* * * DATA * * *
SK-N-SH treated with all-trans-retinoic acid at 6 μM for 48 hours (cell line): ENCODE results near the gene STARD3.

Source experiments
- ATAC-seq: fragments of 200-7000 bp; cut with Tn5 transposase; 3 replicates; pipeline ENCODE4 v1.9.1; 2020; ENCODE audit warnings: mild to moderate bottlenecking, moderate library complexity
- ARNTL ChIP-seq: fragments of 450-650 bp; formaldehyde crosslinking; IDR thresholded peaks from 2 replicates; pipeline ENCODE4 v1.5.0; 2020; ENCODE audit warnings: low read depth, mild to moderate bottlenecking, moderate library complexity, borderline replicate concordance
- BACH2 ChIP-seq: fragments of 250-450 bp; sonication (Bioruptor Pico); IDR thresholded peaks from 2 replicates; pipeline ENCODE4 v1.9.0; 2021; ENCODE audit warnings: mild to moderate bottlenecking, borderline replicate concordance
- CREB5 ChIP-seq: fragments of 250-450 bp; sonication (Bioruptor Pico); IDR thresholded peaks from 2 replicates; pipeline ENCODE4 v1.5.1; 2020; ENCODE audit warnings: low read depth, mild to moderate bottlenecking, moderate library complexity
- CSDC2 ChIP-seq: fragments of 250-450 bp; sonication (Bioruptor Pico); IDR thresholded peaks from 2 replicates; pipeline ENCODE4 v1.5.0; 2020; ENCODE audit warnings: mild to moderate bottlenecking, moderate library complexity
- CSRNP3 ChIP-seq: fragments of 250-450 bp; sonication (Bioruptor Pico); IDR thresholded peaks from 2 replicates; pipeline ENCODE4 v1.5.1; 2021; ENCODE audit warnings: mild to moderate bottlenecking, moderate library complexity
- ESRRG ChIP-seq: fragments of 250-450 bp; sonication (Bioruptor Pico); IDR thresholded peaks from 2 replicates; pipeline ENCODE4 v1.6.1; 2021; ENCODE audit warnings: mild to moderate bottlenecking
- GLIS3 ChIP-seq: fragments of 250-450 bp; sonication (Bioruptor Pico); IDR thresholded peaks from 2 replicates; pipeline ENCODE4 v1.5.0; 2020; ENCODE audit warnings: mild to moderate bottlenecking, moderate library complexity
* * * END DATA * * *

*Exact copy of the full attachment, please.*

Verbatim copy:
SK-N-SH treated with all-trans-retinoic acid at 6 μM for 48 hours (cell line): ENCODE results near the gene STARD3.

Source experiments
- ATAC-seq: fragments of 200-7000 bp; cut with Tn5 transposase; 3 replicates; pipeline ENCODE4 v1.9.1; 2020; ENCODE audit warnings: mild to moderate bottlenecking, moderate library complexity
- ARNTL ChIP-seq: fragments of 450-650 bp; formaldehyde crosslinking; IDR thresholded peaks from 2 replicates; pipeline ENCODE4 v1.5.0; 2020; ENCODE audit warnings: low read depth, mild to moderate bottlenecking, moderate library complexity, borderline replicate concordance
- BACH2 ChIP-seq: fragments of 250-450 bp; sonication (Bioruptor Pico); IDR thresholded peaks from 2 replicates; pipeline ENCODE4 v1.9.0; 2021; ENCODE audit warnings: mild to moderate bottlenecking, borderline replicate concordance
- CREB5 ChIP-seq: fragments of 250-450 bp; sonication (Bioruptor Pico); IDR thresholded peaks from 2 replicates; pipeline ENCODE4 v1.5.1; 2020; ENCODE audit warnings: low read depth, mild to moderate bottlenecking, moderate library complexity
- CSDC2 ChIP-seq: fragments of 250-450 bp; sonication (Bioruptor Pico); IDR thresholded peaks from 2 replicates; pipeline ENCODE4 v1.5.0; 2020; ENCODE audit warnings: mild to moderate bottlenecking, moderate library complexity
- CSRNP3 ChIP-seq: fragments of 250-450 bp; sonication (Bioruptor Pico); IDR thresholded peaks from 2 replicates; pipeline ENCODE4 v1.5.1; 2021; ENCODE audit warnings: mild to moderate bottlenecking, moderate library complexity
- ESRRG ChIP-seq: fragments of 250-450 bp; sonication (Bioruptor Pico); IDR thresholded peaks from 2 replicates; pipeline ENCODE4 v1.6.1; 2021; ENCODE audit warnings: mild to moderate bottlenecking
- GLIS3 ChIP-seq: fragments of 250-450 bp; sonication (Bioruptor Pico); IDR thresholded peaks from 2 replicates; pipeline ENCODE4 v1.5.0; 2020; ENCODE audit warnings: mild to moderate bottlenecking, moderate library complexity